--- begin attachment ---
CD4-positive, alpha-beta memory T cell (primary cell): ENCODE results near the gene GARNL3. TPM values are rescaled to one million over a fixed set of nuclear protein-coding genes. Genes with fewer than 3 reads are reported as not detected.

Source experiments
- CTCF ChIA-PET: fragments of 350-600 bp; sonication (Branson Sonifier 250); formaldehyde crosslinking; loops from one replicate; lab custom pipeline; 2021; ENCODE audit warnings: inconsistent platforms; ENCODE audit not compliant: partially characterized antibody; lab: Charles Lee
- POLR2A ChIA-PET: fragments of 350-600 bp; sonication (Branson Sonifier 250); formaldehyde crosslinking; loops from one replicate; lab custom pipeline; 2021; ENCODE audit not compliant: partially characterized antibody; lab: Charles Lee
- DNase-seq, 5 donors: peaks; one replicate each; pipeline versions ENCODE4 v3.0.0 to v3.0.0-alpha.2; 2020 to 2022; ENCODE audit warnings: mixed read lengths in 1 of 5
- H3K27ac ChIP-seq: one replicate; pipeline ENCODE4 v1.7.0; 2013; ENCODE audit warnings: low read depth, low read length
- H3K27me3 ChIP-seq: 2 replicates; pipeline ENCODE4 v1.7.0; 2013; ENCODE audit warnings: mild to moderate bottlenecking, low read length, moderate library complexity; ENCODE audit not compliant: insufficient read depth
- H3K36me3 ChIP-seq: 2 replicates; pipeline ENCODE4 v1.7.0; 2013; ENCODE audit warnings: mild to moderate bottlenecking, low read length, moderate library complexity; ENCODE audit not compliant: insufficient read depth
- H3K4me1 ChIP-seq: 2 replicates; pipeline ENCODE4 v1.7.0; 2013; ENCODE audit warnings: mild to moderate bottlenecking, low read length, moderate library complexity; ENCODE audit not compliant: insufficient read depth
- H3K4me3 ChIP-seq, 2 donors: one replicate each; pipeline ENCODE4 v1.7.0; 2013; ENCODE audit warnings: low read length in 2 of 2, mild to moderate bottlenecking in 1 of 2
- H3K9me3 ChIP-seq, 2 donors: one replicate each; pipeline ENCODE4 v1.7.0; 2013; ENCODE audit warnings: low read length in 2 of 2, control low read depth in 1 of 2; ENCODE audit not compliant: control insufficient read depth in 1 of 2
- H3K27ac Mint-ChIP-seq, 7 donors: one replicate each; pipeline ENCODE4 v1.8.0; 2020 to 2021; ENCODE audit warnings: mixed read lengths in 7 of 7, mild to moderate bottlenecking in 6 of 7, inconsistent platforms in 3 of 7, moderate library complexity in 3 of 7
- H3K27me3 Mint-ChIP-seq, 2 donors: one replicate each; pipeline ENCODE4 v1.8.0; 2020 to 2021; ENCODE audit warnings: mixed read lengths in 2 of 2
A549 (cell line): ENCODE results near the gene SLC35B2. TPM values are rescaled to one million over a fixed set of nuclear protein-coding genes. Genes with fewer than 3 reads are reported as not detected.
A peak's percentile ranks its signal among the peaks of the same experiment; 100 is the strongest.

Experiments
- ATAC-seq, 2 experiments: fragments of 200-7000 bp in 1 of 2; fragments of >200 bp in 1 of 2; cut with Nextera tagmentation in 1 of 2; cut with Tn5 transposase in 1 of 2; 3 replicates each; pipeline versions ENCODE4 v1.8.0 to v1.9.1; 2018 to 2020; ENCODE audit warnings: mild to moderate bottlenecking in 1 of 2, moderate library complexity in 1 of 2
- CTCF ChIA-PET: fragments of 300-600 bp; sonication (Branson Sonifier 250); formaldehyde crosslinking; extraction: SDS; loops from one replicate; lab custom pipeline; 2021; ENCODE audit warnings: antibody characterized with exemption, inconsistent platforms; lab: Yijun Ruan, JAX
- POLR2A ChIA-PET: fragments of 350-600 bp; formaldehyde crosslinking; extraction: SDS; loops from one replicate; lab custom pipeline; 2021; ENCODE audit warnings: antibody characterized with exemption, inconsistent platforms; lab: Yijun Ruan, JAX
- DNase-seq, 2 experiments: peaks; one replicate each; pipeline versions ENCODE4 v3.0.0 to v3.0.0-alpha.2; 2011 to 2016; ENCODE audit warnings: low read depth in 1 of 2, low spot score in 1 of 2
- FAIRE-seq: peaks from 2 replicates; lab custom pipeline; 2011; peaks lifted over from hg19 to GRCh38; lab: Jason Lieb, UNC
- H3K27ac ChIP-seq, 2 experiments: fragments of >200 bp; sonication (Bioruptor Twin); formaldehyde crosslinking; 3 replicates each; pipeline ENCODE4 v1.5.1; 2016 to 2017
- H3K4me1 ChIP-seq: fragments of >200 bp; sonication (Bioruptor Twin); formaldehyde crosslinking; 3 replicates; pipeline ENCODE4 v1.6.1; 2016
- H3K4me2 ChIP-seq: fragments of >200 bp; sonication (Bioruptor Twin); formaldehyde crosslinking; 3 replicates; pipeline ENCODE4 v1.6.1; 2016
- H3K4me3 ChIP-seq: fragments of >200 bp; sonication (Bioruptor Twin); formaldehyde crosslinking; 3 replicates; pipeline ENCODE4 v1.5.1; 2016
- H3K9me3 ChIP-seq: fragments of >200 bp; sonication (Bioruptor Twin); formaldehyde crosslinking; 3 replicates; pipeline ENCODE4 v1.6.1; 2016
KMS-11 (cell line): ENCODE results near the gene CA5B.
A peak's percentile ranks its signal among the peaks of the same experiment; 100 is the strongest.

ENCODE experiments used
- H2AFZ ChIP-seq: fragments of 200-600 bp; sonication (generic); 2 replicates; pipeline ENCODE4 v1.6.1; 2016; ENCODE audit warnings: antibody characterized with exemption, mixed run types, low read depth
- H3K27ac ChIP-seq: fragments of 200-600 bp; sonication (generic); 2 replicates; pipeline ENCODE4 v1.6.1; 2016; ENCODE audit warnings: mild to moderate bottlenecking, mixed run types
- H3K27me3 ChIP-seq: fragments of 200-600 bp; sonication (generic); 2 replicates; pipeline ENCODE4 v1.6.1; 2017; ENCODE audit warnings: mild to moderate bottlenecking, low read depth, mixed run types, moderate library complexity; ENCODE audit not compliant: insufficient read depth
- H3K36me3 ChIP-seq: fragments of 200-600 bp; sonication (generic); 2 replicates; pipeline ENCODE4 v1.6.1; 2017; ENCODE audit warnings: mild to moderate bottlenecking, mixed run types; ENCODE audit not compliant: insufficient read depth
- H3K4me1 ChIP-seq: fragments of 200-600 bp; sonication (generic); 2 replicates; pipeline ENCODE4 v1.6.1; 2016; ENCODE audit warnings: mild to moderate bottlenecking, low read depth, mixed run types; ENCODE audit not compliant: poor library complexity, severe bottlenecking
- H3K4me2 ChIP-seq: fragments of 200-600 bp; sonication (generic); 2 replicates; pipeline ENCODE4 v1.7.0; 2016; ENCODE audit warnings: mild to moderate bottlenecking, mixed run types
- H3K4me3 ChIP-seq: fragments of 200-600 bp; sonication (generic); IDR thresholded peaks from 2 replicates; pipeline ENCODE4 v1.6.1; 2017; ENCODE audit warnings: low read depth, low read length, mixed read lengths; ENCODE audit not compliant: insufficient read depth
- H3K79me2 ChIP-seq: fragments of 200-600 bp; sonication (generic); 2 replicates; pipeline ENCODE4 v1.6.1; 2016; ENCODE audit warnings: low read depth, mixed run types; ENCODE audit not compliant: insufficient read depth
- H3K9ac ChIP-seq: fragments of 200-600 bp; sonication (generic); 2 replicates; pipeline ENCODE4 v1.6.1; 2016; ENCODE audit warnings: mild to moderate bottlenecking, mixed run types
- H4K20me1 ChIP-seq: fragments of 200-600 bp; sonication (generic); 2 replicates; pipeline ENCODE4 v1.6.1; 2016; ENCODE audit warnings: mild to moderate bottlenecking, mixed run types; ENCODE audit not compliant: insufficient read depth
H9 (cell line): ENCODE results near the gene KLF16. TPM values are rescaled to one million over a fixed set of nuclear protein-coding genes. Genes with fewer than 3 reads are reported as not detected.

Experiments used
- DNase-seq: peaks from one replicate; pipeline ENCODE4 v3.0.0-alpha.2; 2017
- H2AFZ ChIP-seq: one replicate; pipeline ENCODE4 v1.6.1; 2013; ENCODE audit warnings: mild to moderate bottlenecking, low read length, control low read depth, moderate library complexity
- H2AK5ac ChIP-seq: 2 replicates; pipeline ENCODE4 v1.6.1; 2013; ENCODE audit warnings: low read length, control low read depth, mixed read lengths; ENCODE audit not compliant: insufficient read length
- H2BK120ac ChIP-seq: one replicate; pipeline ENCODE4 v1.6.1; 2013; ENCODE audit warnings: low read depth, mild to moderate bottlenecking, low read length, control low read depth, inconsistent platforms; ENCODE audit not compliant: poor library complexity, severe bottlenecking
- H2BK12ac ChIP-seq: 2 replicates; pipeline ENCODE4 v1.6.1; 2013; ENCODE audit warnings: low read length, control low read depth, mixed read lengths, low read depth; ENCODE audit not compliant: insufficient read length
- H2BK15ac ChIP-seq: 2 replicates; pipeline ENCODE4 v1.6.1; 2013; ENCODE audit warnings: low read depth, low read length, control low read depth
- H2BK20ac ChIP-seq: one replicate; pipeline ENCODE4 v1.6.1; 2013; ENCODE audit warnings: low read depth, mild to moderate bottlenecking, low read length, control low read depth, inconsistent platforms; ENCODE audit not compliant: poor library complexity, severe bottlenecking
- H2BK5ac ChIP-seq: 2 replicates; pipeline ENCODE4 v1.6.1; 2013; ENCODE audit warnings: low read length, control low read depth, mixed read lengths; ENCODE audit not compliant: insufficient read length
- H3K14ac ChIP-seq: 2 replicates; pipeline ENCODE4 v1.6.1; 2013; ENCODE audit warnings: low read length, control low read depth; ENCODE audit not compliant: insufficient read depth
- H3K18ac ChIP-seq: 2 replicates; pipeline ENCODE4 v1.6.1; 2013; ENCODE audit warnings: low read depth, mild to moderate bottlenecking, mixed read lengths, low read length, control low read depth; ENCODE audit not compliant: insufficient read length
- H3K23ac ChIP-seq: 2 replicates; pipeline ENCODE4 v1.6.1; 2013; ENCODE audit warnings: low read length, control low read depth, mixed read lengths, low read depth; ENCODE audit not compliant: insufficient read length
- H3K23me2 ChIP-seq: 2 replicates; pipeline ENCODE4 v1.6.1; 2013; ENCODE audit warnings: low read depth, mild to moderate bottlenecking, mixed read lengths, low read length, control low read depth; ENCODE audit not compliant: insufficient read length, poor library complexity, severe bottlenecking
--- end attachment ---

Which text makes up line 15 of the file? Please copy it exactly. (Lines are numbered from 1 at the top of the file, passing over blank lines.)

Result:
A peak's percentile ranks its signal among the peaks of the same experiment; 100 is the strongest.